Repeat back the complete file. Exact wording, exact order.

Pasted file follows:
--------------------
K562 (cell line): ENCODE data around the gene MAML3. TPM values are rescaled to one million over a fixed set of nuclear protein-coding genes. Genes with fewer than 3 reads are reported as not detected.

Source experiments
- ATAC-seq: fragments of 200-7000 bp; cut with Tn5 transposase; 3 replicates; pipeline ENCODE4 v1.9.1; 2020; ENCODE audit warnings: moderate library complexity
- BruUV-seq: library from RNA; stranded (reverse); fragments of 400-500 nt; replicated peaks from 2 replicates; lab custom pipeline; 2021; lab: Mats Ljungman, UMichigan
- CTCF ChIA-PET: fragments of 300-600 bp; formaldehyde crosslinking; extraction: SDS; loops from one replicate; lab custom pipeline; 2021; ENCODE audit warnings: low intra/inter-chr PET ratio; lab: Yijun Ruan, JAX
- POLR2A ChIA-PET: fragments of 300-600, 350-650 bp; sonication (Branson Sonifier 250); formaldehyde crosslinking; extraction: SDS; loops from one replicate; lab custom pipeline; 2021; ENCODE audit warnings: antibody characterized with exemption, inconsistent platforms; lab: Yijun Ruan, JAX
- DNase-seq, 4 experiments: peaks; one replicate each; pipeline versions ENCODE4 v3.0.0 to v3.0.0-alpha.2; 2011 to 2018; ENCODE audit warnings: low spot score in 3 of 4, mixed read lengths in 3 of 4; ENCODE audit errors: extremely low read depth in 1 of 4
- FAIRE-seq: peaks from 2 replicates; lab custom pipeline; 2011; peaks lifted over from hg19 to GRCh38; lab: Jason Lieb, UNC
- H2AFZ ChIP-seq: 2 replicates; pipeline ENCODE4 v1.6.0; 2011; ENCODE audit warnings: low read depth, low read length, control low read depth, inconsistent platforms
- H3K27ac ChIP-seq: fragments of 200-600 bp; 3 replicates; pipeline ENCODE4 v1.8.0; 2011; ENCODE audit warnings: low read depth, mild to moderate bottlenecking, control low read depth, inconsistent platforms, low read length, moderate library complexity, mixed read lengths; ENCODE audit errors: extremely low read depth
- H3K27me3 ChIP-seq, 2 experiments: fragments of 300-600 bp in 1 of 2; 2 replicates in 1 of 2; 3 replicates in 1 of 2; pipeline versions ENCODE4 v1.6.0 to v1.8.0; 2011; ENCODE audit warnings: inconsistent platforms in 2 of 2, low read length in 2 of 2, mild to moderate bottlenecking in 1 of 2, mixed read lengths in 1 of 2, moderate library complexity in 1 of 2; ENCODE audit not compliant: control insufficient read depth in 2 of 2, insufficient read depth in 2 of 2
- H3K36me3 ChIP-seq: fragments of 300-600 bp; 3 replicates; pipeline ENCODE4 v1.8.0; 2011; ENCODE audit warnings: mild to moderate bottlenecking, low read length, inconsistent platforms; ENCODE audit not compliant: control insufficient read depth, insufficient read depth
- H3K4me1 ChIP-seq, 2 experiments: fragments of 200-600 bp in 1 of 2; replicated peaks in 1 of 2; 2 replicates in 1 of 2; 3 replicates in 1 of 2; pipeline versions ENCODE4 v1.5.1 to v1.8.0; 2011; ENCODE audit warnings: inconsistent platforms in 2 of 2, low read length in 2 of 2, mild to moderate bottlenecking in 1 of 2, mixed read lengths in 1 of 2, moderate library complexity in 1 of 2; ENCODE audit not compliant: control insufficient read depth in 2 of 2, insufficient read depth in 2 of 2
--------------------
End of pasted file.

K562 (cell line): ENCODE data around the gene MAML3. TPM values are rescaled to one million over a fixed set of nuclear protein-coding genes. Genes with fewer than 3 reads are reported as not detected.

Source experiments
- ATAC-seq: fragments of 200-7000 bp; cut with Tn5 transposase; 3 replicates; pipeline ENCODE4 v1.9.1; 2020; ENCODE audit warnings: moderate library complexity
- BruUV-seq: library from RNA; stranded (reverse); fragments of 400-500 nt; replicated peaks from 2 replicates; lab custom pipeline; 2021; lab: Mats Ljungman, UMichigan
- CTCF ChIA-PET: fragments of 300-600 bp; formaldehyde crosslinking; extraction: SDS; loops from one replicate; lab custom pipeline; 2021; ENCODE audit warnings: low intra/inter-chr PET ratio; lab: Yijun Ruan, JAX
- POLR2A ChIA-PET: fragments of 300-600, 350-650 bp; sonication (Branson Sonifier 250); formaldehyde crosslinking; extraction: SDS; loops from one replicate; lab custom pipeline; 2021; ENCODE audit warnings: antibody characterized with exemption, inconsistent platforms; lab: Yijun Ruan, JAX
- DNase-seq, 4 experiments: peaks; one replicate each; pipeline versions ENCODE4 v3.0.0 to v3.0.0-alpha.2; 2011 to 2018; ENCODE audit warnings: low spot score in 3 of 4, mixed read lengths in 3 of 4; ENCODE audit errors: extremely low read depth in 1 of 4
- FAIRE-seq: peaks from 2 replicates; lab custom pipeline; 2011; peaks lifted over from hg19 to GRCh38; lab: Jason Lieb, UNC
- H2AFZ ChIP-seq: 2 replicates; pipeline ENCODE4 v1.6.0; 2011; ENCODE audit warnings: low read depth, low read length, control low read depth, inconsistent platforms
- H3K27ac ChIP-seq: fragments of 200-600 bp; 3 replicates; pipeline ENCODE4 v1.8.0; 2011; ENCODE audit warnings: low read depth, mild to moderate bottlenecking, control low read depth, inconsistent platforms, low read length, moderate library complexity, mixed read lengths; ENCODE audit errors: extremely low read depth
- H3K27me3 ChIP-seq, 2 experiments: fragments of 300-600 bp in 1 of 2; 2 replicates in 1 of 2; 3 replicates in 1 of 2; pipeline versions ENCODE4 v1.6.0 to v1.8.0; 2011; ENCODE audit warnings: inconsistent platforms in 2 of 2, low read length in 2 of 2, mild to moderate bottlenecking in 1 of 2, mixed read lengths in 1 of 2, moderate library complexity in 1 of 2; ENCODE audit not compliant: control insufficient read depth in 2 of 2, insufficient read depth in 2 of 2
- H3K36me3 ChIP-seq: fragments of 300-600 bp; 3 replicates; pipeline ENCODE4 v1.8.0; 2011; ENCODE audit warnings: mild to moderate bottlenecking, low read length, inconsistent platforms; ENCODE audit not compliant: control insufficient read depth, insufficient read depth
- H3K4me1 ChIP-seq, 2 experiments: fragments of 200-600 bp in 1 of 2; replicated peaks in 1 of 2; 2 replicates in 1 of 2; 3 replicates in 1 of 2; pipeline versions ENCODE4 v1.5.1 to v1.8.0; 2011; ENCODE audit warnings: inconsistent platforms in 2 of 2, low read length in 2 of 2, mild to moderate bottlenecking in 1 of 2, mixed read lengths in 1 of 2, moderate library complexity in 1 of 2; ENCODE audit not compliant: control insufficient read depth in 2 of 2, insufficient read depth in 2 of 2